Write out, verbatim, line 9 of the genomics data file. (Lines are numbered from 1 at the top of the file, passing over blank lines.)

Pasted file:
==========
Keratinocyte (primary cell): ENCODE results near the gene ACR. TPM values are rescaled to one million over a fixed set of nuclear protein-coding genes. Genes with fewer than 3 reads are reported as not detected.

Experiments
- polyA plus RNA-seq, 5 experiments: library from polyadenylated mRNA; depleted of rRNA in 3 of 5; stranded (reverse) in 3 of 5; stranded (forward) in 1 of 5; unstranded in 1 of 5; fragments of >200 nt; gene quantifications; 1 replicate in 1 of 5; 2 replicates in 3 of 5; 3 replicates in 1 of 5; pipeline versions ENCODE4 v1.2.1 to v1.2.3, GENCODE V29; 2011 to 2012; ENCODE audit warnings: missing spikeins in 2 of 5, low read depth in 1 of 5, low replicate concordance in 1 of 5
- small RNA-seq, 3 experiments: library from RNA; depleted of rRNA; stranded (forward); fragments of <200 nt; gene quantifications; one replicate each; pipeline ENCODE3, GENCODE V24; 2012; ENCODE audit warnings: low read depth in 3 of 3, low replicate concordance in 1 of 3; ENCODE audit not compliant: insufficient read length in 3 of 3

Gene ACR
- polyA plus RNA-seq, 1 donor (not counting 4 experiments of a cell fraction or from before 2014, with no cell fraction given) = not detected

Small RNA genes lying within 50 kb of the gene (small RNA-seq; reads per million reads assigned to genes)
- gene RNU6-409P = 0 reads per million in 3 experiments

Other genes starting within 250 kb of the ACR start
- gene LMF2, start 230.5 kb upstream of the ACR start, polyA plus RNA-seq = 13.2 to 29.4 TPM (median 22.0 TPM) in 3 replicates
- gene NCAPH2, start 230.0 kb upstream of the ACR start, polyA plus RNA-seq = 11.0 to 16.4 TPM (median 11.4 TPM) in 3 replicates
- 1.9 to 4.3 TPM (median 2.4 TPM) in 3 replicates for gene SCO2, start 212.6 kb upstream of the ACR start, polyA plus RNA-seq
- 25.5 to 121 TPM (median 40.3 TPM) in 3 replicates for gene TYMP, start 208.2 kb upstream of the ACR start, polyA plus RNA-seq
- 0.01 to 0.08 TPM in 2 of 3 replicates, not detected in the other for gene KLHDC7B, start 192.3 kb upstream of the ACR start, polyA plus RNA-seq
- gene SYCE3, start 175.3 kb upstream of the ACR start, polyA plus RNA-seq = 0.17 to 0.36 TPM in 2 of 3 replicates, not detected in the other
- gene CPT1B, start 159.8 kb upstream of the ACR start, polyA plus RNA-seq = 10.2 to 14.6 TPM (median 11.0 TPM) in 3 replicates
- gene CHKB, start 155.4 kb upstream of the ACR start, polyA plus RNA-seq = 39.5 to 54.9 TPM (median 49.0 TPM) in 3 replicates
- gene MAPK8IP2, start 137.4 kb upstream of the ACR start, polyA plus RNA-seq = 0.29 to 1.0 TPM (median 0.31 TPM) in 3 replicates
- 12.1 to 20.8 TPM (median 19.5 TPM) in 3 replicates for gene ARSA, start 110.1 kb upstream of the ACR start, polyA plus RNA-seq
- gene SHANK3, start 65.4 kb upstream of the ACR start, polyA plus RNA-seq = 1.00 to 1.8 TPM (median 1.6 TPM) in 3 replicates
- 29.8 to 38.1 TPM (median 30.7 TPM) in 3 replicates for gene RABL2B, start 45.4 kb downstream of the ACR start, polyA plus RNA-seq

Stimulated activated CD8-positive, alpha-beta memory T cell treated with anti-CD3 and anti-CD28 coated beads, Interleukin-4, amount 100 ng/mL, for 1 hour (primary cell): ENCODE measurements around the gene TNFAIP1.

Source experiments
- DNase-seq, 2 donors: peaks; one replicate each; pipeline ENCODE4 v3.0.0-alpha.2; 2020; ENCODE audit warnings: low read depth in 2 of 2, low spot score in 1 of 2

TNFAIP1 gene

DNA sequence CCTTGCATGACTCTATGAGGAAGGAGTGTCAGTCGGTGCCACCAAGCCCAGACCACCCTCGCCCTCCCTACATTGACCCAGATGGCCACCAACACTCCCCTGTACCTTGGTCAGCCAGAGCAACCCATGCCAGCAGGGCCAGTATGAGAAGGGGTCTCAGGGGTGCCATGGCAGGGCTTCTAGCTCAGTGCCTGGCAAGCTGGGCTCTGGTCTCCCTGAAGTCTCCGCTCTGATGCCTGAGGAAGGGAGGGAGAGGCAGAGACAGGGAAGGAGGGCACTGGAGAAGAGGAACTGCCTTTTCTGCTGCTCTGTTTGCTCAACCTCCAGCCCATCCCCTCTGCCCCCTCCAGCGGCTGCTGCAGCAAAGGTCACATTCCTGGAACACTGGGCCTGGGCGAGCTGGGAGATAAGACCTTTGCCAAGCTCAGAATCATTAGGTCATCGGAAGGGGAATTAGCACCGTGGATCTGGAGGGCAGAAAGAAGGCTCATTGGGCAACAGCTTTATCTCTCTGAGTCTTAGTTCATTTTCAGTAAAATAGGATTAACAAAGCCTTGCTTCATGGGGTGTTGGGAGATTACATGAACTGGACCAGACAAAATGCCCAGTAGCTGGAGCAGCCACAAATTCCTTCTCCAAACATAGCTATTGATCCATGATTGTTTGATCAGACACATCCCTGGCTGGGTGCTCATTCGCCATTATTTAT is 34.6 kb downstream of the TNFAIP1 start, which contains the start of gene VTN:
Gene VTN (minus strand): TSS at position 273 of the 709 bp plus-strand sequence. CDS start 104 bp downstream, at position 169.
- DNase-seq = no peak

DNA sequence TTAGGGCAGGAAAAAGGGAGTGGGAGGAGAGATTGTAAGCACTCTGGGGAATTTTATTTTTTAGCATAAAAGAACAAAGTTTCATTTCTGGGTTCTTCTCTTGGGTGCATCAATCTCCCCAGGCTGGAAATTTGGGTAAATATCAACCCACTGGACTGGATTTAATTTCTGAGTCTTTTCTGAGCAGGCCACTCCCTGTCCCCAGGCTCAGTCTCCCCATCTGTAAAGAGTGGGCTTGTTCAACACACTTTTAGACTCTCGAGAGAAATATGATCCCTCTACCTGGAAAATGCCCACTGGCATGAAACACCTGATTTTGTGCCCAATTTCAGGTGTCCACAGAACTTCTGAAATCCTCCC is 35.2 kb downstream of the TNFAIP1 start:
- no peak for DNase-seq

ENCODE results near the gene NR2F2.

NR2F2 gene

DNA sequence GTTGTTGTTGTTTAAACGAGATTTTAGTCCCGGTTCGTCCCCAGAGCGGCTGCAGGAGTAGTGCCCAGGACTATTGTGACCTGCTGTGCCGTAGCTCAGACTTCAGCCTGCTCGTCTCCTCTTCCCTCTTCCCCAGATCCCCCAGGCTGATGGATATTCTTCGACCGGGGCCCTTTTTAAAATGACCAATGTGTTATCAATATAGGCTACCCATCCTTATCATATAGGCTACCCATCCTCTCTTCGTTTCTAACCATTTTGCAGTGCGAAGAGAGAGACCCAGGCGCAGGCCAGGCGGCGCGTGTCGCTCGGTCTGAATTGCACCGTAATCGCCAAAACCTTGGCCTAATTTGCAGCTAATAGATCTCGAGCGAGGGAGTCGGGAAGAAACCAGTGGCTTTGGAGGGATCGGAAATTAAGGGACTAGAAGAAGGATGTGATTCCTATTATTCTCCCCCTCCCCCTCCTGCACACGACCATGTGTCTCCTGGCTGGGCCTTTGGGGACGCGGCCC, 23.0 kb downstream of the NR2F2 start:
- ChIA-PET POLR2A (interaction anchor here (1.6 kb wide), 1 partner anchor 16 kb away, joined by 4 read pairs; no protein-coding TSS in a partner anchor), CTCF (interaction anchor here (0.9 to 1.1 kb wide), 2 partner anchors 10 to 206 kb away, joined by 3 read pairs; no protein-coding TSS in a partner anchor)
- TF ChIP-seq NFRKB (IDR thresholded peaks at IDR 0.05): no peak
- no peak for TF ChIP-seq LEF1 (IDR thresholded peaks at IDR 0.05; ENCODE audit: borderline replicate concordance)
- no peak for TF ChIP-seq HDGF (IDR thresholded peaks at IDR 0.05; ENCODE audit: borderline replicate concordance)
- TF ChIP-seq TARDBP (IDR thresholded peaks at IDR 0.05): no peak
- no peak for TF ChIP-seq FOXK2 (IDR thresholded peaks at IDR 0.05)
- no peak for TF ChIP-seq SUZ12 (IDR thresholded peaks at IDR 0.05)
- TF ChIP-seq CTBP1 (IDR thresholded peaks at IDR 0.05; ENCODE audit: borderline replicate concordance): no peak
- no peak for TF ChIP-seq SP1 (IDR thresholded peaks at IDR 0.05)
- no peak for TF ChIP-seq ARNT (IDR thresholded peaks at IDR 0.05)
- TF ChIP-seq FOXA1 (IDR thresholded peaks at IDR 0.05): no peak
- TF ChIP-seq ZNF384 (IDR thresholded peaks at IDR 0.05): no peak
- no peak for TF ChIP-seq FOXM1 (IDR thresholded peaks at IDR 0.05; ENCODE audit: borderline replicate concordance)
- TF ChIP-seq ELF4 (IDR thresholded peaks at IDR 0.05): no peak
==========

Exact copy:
Other genes starting within 250 kb of the ACR start